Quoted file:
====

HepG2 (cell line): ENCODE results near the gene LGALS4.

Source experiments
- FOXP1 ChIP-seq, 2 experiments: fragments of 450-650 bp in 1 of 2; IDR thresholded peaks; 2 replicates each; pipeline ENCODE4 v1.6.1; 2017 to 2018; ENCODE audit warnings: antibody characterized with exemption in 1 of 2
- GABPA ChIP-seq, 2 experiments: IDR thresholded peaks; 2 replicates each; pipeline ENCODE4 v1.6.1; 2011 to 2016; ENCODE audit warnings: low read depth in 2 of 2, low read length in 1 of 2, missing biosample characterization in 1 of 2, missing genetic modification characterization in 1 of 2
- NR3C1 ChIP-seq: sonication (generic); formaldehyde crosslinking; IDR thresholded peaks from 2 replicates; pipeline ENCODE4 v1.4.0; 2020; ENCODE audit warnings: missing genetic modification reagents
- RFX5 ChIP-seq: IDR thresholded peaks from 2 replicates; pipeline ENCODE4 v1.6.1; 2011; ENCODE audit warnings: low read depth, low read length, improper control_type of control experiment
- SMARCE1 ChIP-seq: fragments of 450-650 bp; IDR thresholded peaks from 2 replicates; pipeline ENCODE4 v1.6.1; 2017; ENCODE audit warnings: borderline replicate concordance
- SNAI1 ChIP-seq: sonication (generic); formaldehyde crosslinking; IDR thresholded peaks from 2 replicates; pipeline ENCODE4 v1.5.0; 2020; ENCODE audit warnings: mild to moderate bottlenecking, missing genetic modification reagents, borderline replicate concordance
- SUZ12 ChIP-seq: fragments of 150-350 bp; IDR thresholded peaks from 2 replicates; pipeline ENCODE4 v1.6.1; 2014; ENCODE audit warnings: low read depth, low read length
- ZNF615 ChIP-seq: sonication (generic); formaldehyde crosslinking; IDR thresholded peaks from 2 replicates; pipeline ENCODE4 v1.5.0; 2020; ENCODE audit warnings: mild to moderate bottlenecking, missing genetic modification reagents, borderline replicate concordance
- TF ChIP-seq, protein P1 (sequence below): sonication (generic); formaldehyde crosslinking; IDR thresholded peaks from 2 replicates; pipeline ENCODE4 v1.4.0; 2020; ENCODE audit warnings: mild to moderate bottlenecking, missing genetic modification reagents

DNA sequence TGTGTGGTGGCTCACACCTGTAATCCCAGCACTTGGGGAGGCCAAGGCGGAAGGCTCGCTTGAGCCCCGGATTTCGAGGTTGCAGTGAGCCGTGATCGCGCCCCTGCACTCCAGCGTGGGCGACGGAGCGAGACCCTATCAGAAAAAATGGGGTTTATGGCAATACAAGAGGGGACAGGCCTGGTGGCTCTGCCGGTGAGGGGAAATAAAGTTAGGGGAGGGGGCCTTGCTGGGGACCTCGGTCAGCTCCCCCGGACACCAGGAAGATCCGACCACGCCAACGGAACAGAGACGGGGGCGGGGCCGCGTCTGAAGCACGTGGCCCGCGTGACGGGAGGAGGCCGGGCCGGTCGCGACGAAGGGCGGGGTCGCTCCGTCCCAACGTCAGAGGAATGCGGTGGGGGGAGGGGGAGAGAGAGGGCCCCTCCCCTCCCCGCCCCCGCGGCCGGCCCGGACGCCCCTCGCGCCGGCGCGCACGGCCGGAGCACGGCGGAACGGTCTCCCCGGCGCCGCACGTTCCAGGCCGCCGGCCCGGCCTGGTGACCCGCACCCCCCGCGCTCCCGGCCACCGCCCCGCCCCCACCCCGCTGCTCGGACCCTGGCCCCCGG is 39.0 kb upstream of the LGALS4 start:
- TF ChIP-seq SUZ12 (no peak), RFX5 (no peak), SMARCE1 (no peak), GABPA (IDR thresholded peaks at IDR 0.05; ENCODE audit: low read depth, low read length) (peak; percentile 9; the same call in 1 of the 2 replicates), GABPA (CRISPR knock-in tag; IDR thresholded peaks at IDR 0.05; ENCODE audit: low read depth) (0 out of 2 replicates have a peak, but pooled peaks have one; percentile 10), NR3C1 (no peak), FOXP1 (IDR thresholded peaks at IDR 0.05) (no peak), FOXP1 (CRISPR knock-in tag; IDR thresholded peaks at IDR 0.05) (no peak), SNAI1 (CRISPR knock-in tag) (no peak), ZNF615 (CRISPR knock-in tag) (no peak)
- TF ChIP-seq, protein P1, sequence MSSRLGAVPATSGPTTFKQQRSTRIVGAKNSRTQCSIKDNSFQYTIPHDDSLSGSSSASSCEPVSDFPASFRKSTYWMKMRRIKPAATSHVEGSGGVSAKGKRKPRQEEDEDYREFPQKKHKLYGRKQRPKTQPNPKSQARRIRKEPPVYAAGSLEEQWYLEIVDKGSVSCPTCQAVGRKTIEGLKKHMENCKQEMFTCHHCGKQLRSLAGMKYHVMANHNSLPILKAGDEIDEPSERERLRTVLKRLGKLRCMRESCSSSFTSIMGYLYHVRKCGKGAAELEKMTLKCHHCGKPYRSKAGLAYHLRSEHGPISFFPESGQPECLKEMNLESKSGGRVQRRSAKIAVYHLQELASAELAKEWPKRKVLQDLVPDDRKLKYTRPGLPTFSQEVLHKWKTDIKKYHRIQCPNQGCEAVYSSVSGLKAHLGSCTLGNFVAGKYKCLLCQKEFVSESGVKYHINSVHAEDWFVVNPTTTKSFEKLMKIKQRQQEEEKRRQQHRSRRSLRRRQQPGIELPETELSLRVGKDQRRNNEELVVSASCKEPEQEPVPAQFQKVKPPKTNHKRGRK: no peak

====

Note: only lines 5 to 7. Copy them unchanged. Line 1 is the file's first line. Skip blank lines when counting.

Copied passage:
- NR3C1 ChIP-seq: sonication (generic); formaldehyde crosslinking; IDR thresholded peaks from 2 replicates; pipeline ENCODE4 v1.4.0; 2020; ENCODE audit warnings: missing genetic modification reagents
- RFX5 ChIP-seq: IDR thresholded peaks from 2 replicates; pipeline ENCODE4 v1.6.1; 2011; ENCODE audit warnings: low read depth, low read length, improper control_type of control experiment
- SMARCE1 ChIP-seq: fragments of 450-650 bp; IDR thresholded peaks from 2 replicates; pipeline ENCODE4 v1.6.1; 2017; ENCODE audit warnings: borderline replicate concordance